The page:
Everyone likes good documentation — unless they have to write it themselves, right?
One reason for this is that writing good documentation is hard, very hard in fact. It took Joseph Heller eight years to complete “Catch-22” and many other novels took even longer to write. As a countermeasure, some authors use a pipelined approach to writing (see Gerald M. Weinberg, “Weinberg on Writing: The Fieldstone Method“) that nevertheless allows them to release in shorter time-frames by working on many projects in parallel.
Speaking as a developer, documentation gets into my way of doing other, more enjoyable things, like, well, coding, for instance. I’m writing (!) this article to the defense of the poor chap who has been given the ungrateful job of writing version 1 of a document.
Imagine this situation. One of your team members, let’s call him Jack, is given the task of finding out how to setup a new development environment for some embedded Linux development board. After a week of trial and error he finally gets everything to work properly. Now — of course — he is expected to document what he did so that everyone else on the team can set up their own boards, too. Being a professional developer he sits down and types away; an hour later, he is finished.
What happens next is typical: Harry, the first guy who tries out Jack’s HOWTO, runs into problems. Not one — many. In some cases essential steps are missing, while others are confusing or just plain wrong.
Harry is upset. He runs about and whines how bad the documentation is, what a poor job Jack did and how unfair life is in general…
For sure, in a perfect world, Jack would have written a perfect document that lays out the shortest route from A to B; it would be instructive, entertaining, a work of great pedagogical value. In real life, Jack is exhausted. He had been a pioneer for an extended period of time, tried out many things that didn’t work, suffered hours of frustration and got stuck in a rut many times. Most likely he operated under time pressure and even more likely he doesn’t exactly remember what he did (and did not). Isn’t it a bit too much to expect that he now takes the perspective of the uninitiated developer and writes the perfect manual?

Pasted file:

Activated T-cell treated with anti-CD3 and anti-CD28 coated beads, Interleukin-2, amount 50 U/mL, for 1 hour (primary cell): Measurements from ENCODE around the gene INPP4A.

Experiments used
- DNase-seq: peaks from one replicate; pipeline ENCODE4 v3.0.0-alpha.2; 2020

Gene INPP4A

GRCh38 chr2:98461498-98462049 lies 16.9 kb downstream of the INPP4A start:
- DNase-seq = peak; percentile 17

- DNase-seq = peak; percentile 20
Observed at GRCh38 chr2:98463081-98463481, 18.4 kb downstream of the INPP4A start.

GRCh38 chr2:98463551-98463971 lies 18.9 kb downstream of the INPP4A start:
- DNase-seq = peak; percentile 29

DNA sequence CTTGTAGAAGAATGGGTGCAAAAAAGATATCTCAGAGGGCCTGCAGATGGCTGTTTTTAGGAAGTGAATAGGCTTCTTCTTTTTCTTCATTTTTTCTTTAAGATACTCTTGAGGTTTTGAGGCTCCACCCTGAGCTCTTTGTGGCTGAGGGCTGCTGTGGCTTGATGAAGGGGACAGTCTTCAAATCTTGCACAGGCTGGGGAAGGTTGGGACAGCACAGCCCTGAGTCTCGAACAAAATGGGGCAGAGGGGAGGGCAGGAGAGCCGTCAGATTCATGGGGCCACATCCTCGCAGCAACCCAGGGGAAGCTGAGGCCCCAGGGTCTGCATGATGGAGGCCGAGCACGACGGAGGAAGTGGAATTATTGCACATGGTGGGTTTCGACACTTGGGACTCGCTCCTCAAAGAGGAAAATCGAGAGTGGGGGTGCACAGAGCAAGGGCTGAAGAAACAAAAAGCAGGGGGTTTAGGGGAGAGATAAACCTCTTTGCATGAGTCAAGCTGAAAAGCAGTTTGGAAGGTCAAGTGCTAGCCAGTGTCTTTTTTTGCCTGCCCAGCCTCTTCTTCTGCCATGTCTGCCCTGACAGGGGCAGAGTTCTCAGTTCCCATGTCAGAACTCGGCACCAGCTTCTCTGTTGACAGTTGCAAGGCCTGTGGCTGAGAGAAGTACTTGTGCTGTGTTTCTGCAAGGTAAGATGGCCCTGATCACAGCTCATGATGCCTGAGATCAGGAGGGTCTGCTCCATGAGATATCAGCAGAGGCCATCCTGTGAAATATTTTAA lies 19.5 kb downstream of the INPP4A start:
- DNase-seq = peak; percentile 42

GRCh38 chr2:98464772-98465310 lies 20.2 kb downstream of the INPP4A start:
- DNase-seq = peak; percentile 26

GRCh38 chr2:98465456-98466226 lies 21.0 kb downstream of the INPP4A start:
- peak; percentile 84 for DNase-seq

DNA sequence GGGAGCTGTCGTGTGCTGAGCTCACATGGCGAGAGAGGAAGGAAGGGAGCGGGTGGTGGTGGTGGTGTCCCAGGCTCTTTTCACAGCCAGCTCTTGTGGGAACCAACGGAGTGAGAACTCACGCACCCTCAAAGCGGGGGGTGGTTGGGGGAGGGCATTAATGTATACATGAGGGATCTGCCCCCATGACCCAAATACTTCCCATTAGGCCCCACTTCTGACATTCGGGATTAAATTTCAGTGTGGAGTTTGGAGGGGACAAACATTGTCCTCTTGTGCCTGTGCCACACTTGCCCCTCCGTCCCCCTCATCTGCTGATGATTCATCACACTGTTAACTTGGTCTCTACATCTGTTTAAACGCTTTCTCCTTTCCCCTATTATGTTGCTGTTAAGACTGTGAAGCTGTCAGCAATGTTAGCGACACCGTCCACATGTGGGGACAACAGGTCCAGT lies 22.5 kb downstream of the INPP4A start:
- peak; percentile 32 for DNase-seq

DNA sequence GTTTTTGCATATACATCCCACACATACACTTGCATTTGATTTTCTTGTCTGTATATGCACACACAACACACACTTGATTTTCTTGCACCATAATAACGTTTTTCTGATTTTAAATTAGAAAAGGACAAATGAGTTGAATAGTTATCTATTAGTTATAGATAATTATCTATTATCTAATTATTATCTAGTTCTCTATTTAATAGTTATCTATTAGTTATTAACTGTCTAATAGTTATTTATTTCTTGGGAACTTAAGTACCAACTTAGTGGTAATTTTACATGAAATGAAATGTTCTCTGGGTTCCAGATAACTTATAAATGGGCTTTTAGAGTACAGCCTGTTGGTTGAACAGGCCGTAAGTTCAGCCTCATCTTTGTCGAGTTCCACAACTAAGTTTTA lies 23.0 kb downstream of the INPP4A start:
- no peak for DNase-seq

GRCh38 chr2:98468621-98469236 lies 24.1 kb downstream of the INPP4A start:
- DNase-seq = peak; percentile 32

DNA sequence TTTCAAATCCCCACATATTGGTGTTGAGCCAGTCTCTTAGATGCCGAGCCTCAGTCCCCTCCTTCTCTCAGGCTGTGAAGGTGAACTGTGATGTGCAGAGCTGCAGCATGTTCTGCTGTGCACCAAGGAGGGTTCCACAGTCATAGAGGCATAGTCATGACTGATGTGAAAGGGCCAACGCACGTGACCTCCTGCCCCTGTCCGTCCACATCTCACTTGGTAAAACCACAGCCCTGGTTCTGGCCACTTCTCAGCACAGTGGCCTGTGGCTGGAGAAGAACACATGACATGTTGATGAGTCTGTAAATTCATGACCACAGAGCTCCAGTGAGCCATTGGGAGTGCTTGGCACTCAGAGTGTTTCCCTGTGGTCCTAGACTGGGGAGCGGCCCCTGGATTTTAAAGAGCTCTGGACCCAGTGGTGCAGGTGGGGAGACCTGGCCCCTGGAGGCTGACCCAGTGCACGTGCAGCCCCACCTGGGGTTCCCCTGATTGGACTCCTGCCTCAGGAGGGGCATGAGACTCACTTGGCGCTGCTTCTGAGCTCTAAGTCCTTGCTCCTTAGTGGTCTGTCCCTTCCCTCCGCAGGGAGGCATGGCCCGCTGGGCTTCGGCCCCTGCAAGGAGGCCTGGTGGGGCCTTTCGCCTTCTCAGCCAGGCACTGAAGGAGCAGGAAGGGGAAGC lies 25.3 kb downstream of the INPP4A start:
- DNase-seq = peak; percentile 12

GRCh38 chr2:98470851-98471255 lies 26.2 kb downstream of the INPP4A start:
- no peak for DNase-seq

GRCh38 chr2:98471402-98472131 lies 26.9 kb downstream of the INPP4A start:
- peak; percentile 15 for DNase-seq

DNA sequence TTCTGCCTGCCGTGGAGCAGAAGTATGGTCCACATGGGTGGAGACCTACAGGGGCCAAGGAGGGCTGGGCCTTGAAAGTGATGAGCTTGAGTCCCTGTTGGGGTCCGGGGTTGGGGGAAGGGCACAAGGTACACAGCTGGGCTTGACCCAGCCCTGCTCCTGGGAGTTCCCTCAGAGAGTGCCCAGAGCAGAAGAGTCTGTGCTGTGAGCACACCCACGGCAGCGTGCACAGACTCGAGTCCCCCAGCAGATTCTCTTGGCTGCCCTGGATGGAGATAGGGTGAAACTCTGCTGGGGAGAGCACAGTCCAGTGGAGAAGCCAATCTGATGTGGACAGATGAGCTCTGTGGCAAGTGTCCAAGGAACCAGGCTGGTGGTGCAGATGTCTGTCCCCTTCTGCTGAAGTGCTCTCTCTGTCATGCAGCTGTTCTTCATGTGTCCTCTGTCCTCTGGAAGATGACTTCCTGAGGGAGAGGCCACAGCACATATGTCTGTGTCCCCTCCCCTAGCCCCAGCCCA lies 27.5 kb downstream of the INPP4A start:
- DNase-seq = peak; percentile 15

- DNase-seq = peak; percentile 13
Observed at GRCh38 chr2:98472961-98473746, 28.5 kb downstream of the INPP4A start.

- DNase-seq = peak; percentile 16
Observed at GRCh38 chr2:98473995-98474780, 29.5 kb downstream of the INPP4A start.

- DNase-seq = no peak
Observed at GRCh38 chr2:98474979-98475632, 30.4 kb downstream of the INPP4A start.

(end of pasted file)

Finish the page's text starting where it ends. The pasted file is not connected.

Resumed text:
In my view, Harry shouldn’t complain — he should rather spend his energy on improving the document. He benefits tremendously from Jack’s pioneering work and I think it is only fair if he contributes a share. And what he can contribute is something that the original author can’t: When he reads Jack’s document his mind is fresh and clear, without any assumptions, so he is the best person to tune the document for the same kind of audience. And Jack is always there to support him — provided Harry didn’t insult him for not doing his job properly…
But even the next guy after Harry might spot mistakes or inconsistencies; and many month later people will discover parts that are obsolete because the environment has changed in the meantime. Then, it is their job to clean up; they are again the best persons to do it.
Writing good documentation takes both, a different mindset and time; and as the writer’s saying goes: “All good writing is rewriting”. Especially in an agile environment it is a bit too much to expect to get everything from a single person. XPers have long been used to this mode of software development through the principles of collective ownership and refactoring. I believe, these principles apply to writing documentation as well.